Shulamit Nazarian, the exhibition “From Pangs to Pangolins” rearranges the way we think about things — in spades.
Organized by Houston artist Trenton Doyle Hancock, the eye-opening parade of paintings, sculptures, drawings, collages and a video combines works by three well-known artists who have made their careers in Los Angeles with five up-and-coming artists from around the United States.
That combination could make “From Pangs to Pangolins” seem as if it’s not one show but two. That doesn’t happen. And that’s because the L.A. artists Hancock has chosen make works so different from one another that you’d never expect them to look good together, much less make sense in an exhibition.
David Hockney and the late Mike Kelley occupy opposite ends of the spectrum. Kelley has a reputation for dark, heart-wrenching art about the various ways society fails its best and brightest. Hockney is known for his sensual, often hedonistic celebrations of his physical surroundings — lovely landscapes and lovelier portraits of friends and intimates.
But Hancock wreaks havoc with such simple categories and the simplistic visions they generate. Installed across the gallery from each other, Hockney’s iPhone and iPad drawings and Kelley’s four ink drawings look right at home with one another, the Hockneys a touch more punk than usual and the Kelleys a lot more elegant.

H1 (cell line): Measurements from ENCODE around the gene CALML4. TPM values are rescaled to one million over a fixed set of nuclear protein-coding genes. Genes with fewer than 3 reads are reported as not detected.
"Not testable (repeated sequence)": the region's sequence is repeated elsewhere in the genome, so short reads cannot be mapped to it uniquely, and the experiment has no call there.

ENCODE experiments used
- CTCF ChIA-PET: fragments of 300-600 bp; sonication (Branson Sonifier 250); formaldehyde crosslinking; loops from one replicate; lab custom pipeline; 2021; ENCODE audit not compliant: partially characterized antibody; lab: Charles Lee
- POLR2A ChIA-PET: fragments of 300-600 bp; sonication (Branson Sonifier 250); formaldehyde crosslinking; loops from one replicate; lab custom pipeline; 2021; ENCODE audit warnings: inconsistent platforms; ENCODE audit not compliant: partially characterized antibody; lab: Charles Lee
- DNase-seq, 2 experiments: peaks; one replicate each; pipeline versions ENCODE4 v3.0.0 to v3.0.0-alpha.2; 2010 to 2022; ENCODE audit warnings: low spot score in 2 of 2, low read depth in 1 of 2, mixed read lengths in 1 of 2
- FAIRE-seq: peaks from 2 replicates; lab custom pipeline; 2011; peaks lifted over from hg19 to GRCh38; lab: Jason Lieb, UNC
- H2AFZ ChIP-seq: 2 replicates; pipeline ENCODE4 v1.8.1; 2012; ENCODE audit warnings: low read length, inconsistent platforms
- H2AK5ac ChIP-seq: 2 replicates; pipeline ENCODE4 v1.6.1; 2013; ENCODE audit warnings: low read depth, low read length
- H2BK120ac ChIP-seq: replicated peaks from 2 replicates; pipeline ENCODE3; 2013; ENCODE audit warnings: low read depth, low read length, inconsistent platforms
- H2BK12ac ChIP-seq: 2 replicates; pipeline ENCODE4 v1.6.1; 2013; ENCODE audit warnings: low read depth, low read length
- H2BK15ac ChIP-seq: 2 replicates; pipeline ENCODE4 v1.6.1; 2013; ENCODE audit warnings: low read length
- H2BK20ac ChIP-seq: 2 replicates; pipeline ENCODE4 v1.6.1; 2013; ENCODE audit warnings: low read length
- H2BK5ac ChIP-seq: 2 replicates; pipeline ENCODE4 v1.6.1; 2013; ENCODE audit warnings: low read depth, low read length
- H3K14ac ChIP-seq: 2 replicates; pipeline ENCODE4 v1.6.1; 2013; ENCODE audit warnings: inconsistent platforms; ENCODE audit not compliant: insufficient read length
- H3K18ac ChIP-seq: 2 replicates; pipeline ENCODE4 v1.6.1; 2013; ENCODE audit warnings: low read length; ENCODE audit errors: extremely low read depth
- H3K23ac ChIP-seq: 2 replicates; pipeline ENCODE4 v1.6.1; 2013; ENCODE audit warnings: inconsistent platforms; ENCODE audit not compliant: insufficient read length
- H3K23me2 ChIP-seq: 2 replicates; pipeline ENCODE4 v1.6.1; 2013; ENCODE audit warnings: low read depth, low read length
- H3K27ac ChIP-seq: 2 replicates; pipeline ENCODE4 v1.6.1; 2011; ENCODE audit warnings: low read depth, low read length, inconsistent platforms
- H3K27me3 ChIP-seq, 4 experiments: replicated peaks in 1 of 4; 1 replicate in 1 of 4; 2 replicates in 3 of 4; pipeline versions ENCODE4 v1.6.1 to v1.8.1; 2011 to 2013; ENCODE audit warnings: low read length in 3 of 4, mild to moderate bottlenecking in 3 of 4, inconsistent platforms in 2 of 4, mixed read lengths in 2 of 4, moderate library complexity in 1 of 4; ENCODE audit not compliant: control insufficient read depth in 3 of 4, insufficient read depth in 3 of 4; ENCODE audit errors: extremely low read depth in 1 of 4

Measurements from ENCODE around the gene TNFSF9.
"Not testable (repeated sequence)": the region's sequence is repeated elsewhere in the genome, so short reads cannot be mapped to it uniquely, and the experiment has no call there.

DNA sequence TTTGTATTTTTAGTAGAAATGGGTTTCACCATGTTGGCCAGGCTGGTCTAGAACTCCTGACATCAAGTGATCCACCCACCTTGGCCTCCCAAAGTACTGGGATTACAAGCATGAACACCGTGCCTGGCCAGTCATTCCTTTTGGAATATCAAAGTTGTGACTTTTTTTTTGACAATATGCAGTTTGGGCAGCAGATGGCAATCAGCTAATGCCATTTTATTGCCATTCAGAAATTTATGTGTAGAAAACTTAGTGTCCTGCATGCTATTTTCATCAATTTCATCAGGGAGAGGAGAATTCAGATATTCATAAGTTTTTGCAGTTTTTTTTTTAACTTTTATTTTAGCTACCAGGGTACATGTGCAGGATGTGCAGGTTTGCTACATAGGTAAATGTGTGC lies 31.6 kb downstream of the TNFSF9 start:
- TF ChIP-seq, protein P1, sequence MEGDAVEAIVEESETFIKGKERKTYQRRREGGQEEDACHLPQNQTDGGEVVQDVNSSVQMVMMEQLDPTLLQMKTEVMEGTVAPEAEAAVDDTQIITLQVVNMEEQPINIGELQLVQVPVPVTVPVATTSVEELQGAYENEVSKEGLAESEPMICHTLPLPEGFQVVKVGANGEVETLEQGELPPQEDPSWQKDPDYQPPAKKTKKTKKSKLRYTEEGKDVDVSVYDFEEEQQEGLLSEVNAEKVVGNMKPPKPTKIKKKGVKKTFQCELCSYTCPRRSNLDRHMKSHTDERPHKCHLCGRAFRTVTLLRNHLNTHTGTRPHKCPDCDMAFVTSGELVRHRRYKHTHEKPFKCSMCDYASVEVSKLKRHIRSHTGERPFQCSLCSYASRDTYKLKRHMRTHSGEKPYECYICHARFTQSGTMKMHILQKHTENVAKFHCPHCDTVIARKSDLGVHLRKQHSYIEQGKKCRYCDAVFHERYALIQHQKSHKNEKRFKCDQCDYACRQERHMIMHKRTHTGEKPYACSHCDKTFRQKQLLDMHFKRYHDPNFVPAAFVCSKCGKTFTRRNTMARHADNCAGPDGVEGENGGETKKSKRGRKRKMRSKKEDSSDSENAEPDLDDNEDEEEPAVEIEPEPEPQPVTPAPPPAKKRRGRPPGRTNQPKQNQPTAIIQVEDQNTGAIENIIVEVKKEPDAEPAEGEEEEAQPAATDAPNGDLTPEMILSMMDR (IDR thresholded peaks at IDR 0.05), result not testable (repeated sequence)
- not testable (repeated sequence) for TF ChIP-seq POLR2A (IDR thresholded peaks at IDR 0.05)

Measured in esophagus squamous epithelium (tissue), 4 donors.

Llyn Foulkes’ two mixed-media images bridge the gap beautifully. Their acerbic observations about local life link Kelley’s sharp wit and Hockney’s keen eye while highlighting the comic-strip sensibility at the heart of both.
The Angelenos form the foundation that the other artists build on, riff off of and have all kinds of fun with.
Cheyenne Julien and Nathan Margoni turn to Realism (via Kelley and Foulkes, respectively) to emphasize just how weird reality really is. Calmer and quieter yet no less biting, Zoe Hawk’s intimate oils give haunting form to the mysteries of growing up, feeling like a misfit, wishing you didn’t, but knowing the alternatives are worse.
Christopher Chiappa’s three lacquered sculptures are 3-D drawings, their solid colors and squiggly appendages appearing to have leaped right out of Hockney’s still lifes.
JooYoung Choi’s three jampacked extravaganzas stand out because they transform the best elements of Kelly, Hockney and Foulkes into a concoction all their own: a comic opera of an alternative universe (the “Cosmic Womb”) whose visual dynamics are far more fascinating than anything on earth yet not all that different from everyday reality.
That’s the beauty of the exhibition: It gets you to see familiar things differently. And respond accordingly.